Parenthetical Girls, Jherek Bischoff, Bandolier

(Chop Suey) If you've yet to delve into Jherek Bischoff's amazing Composed, now is the time. It's a gloriously choreographed dance between pop and classical music—bringing in lush strings, dynamic percussion, and huge crescendos. Songs like "Eyes" (featuring David Byrne) and "Young & Lovely" (featuring Zac Pennington, Soko, and perhaps the best trombone sound in the world) will make cherry blossoms burst open as you walk past them. And speaking of Pennington, his band Parenthetical Girls recently released Privilege, the box-set culmination of the band's bloody (literally) 12-inch series, which has been released periodically in limited quantities over the past three years. Perhaps Bischoff and Pennington will treat us to a rendition of "Young & Lovely" tonight? My skin crawls with goose bumps in anticipation. MEGAN SELING

Jessika Kenney and Friends

(Cornish) Extraordinary Seattle vocalist Jessika Kenney calls herself "un/traditional," which is just right. For this concert, she brings together Gamelan Pacifica, Eyvind Kang, and other guests for "a narrative concert inspired by a rereading of the appearance of 'Samsu Tabarit' at the Javanese court." It concerns Shams, that great friend of Rumi, in the process of winning Rumi's heart. JEN GRAVES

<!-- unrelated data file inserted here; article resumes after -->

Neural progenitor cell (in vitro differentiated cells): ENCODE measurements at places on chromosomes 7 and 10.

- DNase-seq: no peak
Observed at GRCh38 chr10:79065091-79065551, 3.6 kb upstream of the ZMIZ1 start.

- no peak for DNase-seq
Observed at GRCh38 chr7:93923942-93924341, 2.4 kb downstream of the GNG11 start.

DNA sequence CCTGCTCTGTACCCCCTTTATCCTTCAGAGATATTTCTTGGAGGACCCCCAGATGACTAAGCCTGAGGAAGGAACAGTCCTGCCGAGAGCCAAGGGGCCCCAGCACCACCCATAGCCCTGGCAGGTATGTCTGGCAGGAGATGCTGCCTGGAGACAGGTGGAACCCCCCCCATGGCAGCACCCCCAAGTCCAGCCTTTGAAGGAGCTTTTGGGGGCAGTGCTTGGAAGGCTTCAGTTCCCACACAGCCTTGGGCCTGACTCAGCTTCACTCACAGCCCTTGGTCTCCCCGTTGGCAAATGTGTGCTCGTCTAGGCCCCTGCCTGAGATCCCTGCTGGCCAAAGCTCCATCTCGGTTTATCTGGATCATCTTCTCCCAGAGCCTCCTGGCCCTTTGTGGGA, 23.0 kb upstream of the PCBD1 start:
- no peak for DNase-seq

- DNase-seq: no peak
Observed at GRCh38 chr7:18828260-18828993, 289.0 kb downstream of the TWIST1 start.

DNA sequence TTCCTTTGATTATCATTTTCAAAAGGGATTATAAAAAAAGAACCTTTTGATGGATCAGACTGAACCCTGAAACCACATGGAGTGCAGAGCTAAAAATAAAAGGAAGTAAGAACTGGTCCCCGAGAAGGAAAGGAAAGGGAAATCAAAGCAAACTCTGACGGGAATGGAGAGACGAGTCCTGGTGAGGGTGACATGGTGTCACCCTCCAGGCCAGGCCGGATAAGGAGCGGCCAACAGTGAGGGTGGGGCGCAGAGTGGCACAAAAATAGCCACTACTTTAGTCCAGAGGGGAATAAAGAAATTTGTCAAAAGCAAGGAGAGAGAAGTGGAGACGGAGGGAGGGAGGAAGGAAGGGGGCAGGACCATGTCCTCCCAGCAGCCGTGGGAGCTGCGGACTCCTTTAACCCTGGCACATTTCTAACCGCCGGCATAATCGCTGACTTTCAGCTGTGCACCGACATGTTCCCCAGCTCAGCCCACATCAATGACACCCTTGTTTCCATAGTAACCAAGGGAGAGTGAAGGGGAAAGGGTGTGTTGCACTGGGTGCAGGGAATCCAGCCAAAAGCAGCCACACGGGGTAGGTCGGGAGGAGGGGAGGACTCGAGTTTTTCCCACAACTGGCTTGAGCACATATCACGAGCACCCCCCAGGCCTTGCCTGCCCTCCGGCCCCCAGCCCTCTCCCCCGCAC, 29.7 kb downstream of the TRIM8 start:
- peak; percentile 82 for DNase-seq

Monday 4/8


(Neptune) See preview and Stranger Suggests.

Support The Stranger

Fitz and the Tantrums, Bear Mountain

(Columbia City Theater) Fitz and the Tantrums played Block Party last summer, and their energetic but cheesy soul-pop, coupled with Fitz's weird strut, did not impress. I'd heard some good things, and Noelle Scaggs, who sings with Fitz, seemed like a badass sorcerer, both vocally and dancewise. But floating over the crowds on a stage that dwarfed them, the Tantrums' sound was more of a time-out—people left in droves. The location had to be part of that awkwardness, so here's hoping that Columbia City Theater is the just right venue for F and the Ts, which it very well may be. Again, I've heard great reports of their live shows, and one hot summer night of failure shouldn't mark a band forever. Let's try again! ANNA MINARD

Tuesday 4/9

Ann and Nancy Wilson

(Benaroya) See Stranger Suggests and Sound Check.